Farmhouse Fantasies

I think, on some level, I’ve always wanted to live in an old farmhouse. Specifics such as amount of land, presence of animals (or children), and must-have modern amenities have varied.The size and location of said farmhouse has shifted throughout the years, along with the intensity of the longing.

I now find myself in the midst of a deep yearning. The yearning is fueled by a number of things. There is my dog, Oliver, who likes to bark at pedestrians, cats, other dogs, and nothing at all. There are the neighbors who aren’t bad so much as really, really close; their arguments and the aroma of cannabis waft over with such regularity that I could set a clock by them. There are the squirrels in the kitchen sink.

This is not the squirrel from our kitchen sink.  Our squirrel did not stay for coffee.

This is not the squirrel from our kitchen sink. Our squirrel did not stay for coffee.

Now, I know what you’re thinking. If a girl can’t tolerate the occasional squirrel in the sink, she has no business living in the country. You’re right. As a renter, though, I am left to text my landlord who, although out of town for the week, promises to come patch that hole real soon. In my very own farmhouse, I would be a woman of action. I would gather supplies, hold the ladder, and tell my partner repeatedly to be careful up there because squirrels can bite, you know, if they’re cornered.

If we couldn’t patch the hole ourselves, I would call a guy, or sexy butch contractor with an extension ladder, if I could find one. (Side note: Would someone please invent the lesbian equivalent of Angie’s List?) Then I would write about it.

To make the farmhouse fantasy a reality, there is the small matter of needing to sell the house I bought before I moved to Ithaca and the lease we have here that runs through next May. Practicality notwithstanding, my partner and I have started looking. Although we are officially in the “exploratory” stage, I find my way to Zillow at least once per day. I’m also amassing a lovely assortment of apron sink photos on Pinterest.

I may also indulge in daydreams of what it would be like to write full time. I could gather eggs and weed the garden and work on drafts and go days without having to interact with strangers. Sigh. A girl can dream.  In the meantime, I’d better get back to work.

The Perils of Editing

I often get into debates with non-writer types about the problem with writing.  “It’s never done,” they assert.  “You could revise until the cows come home.”  (Note: The individuals in question are invariably business students, who would prefer to take a test than write a paper.  Also, they never actually use the phrase “until the cows come home.”)  But I digress.

Writing, or at least writing well, brings with it the inherent need to revise, edit, and proofread.  I embrace this as part of the process.  First and foremost, it takes the pressure off when writing a first draft.  It’s easier to slap something on the page if you convince yourself it’s okay if it’s crap the first go round.  It also allows for the things you write later to inform the things written earlier.  There is more cohesion, better flow, fewer typos.  The list could go on and on.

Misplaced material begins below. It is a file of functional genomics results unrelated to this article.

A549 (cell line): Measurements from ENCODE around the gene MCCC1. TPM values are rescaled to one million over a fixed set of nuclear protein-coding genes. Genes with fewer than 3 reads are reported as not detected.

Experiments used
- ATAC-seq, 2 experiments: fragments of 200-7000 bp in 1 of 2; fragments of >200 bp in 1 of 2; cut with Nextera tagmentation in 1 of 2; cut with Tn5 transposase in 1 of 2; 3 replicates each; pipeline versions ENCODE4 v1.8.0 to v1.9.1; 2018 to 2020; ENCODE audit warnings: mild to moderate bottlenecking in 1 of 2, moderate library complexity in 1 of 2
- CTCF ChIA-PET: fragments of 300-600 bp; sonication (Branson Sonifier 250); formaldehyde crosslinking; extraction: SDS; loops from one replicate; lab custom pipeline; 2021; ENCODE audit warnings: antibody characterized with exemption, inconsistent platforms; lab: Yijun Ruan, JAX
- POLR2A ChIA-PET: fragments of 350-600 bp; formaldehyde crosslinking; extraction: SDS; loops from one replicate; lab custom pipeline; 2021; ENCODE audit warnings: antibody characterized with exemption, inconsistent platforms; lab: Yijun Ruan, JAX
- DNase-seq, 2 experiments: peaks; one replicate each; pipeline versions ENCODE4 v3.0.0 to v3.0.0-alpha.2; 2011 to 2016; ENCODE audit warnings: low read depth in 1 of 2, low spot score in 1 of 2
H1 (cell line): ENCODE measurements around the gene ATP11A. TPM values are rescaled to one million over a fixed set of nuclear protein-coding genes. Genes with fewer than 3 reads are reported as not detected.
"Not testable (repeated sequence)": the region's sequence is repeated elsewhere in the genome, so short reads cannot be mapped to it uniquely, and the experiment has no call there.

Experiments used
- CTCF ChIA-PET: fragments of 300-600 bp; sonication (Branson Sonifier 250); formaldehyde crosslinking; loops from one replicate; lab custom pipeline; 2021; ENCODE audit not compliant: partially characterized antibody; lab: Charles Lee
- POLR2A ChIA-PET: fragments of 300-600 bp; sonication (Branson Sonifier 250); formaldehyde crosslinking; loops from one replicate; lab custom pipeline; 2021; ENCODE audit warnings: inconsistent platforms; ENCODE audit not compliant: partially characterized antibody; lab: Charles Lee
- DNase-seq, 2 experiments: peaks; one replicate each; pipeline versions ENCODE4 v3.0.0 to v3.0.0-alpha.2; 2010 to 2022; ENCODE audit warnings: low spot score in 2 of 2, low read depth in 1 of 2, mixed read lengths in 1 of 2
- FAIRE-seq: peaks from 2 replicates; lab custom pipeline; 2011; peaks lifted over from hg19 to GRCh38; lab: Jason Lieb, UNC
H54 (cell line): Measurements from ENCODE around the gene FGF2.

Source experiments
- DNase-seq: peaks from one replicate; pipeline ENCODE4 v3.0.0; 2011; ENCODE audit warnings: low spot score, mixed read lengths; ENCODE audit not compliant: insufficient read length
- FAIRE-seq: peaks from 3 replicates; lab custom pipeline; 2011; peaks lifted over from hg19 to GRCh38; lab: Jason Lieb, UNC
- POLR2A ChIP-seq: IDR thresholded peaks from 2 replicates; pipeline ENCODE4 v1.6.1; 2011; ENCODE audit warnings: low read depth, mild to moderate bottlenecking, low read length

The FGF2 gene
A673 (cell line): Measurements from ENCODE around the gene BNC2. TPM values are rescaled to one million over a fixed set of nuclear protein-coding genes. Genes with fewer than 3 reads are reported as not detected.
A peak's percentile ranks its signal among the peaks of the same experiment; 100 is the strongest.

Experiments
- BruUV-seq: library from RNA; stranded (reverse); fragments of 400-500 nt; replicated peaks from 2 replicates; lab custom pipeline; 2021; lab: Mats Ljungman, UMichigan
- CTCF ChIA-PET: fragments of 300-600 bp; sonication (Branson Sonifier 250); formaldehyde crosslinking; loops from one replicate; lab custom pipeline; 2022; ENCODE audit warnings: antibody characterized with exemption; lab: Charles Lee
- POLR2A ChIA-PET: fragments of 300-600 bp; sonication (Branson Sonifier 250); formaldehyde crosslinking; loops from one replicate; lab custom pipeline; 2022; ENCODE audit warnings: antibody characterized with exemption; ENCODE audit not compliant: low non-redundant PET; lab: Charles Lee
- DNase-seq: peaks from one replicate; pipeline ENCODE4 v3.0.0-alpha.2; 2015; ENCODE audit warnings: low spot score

The trick is knowing when to stop.  Third draft? Fourth? Tenth?  When you’re happy with the story?  When you get to the point of making a correction only every five pages? When you read it and change absolutely nothing? 

It’s the last one that’s tricky.  I don’t know if I ever get to that point.  Ever.  I’m confronted with the non-writerly gripe: it might not ever be done.

Bah.  Bah, I say.  Writing is not about perfection.  Writing is about something between draft three and draft one hundred and sixty.  It’s about trusting the story, trusting your voice, and trusting your second reader (because, really, you must have one of those).  If you’re looking to be published, writing is about holding your breath and hitting the submit button and loving yourself for it.

I’m almost there.  Next week, I think.  Until then, my pink pen and inner grammar snob await.

Why I Write Romance

Sometimes, I read a book and it profoundly moves me.  This is a beautiful thing, but it comes with some risks.  I’m one of those people who takes things to heart, carries them around and turns them over and over in my mind.  A deeply wrenching tale, or even an intensely suspenseful one, can keep me awake at night, cloud my thoughts for days.  It’s not bad, but it’s exhausting.

Romance is different.  It is, by definition, a hopeful genre.  The stories and characters are ones you either know or want to know.  The ending is predictable, but that’s okay; it is buoyant.  Always.

Despite reading romance–straight and queer–for years, I usually did so secretly, guiltily, or, at the very least, with a dose of self deprecation.  As a woman with a fondness for intellectualism and a graduate degree in English, it felt hypocritical to do otherwise.  Yet.  Yet, the romances were the stories I kept in my heart, the ones I read again and again.

When I decided (for about the tenth time) to take writing seriously, I dabbled in a number of things.  What I wrote wasn’t bad, but it didn’t excite me.  I struggled to finish a project and everything felt a little…flat.  I decided, finally, to write what I would want to read.

In doing so, I embarked on a tale that got me out of bed at six in the morning so I could write for an hour before going to work.  I created characters that I loved, even when they drove me nuts.  I wrote a story that made me smile, made me happy.

I also came to embrace romance, to take pride in it.  In some ways, it was like coming out all over again.  I’m thrilled with the result.  Even in what feels like the billionth round of edits, I’m not sick of it.  I look forward to sharing it with with you soon.  Until then, read something you love, and don’t hesitate to share it with a friend.